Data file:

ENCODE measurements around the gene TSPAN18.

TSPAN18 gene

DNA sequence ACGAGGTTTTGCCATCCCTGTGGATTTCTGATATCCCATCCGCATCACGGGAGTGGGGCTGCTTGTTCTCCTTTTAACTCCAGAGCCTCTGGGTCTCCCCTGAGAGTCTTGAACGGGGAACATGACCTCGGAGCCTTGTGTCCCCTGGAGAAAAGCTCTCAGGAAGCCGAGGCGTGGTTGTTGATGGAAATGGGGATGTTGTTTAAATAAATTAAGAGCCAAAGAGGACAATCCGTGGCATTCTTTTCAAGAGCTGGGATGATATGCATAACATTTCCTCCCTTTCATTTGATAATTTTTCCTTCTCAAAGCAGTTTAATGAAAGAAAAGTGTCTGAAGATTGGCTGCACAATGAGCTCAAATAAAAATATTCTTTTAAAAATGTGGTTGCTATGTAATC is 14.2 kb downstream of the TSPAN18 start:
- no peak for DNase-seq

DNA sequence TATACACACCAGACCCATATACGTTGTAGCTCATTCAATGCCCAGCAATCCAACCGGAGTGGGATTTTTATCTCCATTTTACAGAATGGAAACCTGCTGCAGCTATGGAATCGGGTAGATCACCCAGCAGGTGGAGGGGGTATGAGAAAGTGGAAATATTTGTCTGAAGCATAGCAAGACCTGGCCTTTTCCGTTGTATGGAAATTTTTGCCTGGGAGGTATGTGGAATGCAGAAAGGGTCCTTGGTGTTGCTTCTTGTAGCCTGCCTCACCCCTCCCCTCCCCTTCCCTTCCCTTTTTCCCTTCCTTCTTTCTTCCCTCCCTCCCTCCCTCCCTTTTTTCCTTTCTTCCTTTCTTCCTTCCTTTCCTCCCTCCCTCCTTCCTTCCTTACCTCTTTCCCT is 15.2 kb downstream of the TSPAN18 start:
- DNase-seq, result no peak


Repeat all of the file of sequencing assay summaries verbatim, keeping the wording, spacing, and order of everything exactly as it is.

ENCODE measurements around the gene TSPAN18.

TSPAN18 gene

DNA sequence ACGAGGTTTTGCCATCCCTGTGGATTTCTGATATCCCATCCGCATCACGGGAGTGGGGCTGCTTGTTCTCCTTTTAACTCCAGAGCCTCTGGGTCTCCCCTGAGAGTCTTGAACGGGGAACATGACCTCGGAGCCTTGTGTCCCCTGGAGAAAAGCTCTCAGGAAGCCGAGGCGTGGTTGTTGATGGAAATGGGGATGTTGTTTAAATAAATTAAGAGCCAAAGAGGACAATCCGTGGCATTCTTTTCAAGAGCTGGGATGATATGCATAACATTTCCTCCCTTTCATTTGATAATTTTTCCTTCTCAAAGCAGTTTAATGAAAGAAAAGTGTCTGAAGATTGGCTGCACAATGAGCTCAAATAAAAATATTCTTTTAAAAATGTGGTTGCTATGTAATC is 14.2 kb downstream of the TSPAN18 start:
- no peak for DNase-seq

DNA sequence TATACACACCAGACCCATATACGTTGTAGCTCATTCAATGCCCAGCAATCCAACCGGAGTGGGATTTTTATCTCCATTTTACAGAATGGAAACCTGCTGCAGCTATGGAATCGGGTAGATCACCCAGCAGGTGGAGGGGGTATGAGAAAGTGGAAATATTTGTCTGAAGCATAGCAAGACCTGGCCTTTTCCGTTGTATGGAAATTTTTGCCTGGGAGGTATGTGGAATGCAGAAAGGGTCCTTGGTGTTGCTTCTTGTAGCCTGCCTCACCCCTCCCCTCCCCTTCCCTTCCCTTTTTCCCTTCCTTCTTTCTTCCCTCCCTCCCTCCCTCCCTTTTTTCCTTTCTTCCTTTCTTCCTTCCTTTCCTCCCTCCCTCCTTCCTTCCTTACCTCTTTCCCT is 15.2 kb downstream of the TSPAN18 start:
- DNase-seq, result no peak